Eating disorders are serious mental and physical illnesses that affect a significant proportion of women and a smaller number of men. Approximately half of those with an eating disorder (ED) will not meet the criteria for anorexia or bulimia nervosa, and will be diagnosed with an eating disorder not otherwise specified (EDNOS). Until recently, there were no recommended treatments for EDNOS.
Enhanced Cognitive Behaviour Therapy (CBT-E) is a cutting edge treatment for all eating disorders, including EDNOS. This treatment has been shown to be efficacious in a randomised control trial (Fairburn et al., 2009) and effective when conducted in a community clinic (Byrne, Fursland, Allen, & Watson, 2011). CBT-E is designed to be structured and time-limited, as well as flexible and individualised. By focussing on the present, not the past, CBT-E targets current factors that maintain the eating disorder, such as strict dieting, binge eating and vomiting. Clients are active participants in their treatment and are required to engage in between-session tasks. Treatment for those with a body mass index ≥ 17.5 lasts 20 sessions while those in the anorexic range receive 40 sessions and may need referral to a higher level of care. The initial phase of CBT-E focuses on teaching clients to self-monitor their behaviours, thoughts and feelings in realtime. Significant others are also seen by the therapist, with the client’s consent. In the latter phase of CBT-E clients identify areas of over-evaluation and its consequences. Clients are urged to find other areas of their life that may have been pushed aside by their eating disorder, and to address bodychecking, food avoidance and “feeling fat”, Interpersonal problems, low self- esteem, and clinically significant perfectionism are all targeted in this stage.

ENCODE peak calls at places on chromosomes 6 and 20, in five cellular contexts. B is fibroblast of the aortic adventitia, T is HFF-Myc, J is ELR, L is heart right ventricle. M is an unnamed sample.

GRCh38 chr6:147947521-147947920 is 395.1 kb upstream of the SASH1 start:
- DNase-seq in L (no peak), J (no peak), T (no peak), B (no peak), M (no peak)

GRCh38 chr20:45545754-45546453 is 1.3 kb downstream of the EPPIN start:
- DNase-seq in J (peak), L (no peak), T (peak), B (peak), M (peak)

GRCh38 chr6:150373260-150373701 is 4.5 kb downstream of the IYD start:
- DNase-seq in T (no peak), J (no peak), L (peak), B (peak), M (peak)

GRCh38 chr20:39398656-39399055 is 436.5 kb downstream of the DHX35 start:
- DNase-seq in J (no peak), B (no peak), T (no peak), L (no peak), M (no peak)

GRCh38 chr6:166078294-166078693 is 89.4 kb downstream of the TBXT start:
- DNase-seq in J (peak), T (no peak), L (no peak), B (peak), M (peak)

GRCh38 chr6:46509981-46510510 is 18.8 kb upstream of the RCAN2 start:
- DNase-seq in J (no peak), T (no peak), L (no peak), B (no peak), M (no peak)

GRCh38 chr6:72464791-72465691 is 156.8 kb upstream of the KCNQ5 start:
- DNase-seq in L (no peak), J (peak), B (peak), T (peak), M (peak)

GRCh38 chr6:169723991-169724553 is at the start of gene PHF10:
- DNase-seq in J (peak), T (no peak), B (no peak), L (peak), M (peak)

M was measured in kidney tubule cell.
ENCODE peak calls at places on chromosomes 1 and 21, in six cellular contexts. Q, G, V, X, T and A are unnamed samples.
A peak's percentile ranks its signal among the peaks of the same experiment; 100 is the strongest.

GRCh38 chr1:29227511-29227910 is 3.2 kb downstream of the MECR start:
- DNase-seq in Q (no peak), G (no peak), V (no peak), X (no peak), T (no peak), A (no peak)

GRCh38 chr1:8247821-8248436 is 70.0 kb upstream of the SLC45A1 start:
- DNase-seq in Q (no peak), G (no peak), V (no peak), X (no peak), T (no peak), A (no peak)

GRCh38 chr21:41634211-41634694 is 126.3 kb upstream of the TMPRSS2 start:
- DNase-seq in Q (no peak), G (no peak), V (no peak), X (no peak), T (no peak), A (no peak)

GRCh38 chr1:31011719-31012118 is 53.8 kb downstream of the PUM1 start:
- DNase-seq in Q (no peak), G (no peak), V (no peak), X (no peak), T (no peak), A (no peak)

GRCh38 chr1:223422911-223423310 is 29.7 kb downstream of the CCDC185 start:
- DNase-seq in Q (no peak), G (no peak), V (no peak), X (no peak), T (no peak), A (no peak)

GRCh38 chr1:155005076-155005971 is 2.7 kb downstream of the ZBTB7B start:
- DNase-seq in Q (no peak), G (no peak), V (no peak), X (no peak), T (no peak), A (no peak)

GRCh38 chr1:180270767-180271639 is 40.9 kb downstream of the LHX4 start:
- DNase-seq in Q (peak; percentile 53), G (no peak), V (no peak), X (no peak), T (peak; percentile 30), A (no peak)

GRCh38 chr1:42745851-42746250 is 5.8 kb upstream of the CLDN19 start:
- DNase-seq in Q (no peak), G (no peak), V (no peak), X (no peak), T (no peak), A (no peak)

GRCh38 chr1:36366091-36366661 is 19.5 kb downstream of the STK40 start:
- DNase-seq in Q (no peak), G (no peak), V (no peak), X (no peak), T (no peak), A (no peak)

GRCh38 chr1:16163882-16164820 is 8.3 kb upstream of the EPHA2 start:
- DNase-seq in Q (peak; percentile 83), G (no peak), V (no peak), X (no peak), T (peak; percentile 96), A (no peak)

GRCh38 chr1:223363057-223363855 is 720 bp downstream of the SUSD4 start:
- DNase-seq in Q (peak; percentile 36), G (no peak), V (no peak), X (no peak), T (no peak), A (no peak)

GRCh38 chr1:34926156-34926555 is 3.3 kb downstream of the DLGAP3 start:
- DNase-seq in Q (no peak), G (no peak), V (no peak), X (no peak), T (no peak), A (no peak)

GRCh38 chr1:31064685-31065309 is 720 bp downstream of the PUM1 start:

Byrne, S. M., Fursland, A., Allen, K. L., & Watson, H. (2011). The effectiveness of enhanced cognitive behavioural therapy for eating disorders: An open trial. Behaviour Research and Therapy, 49, 219-226.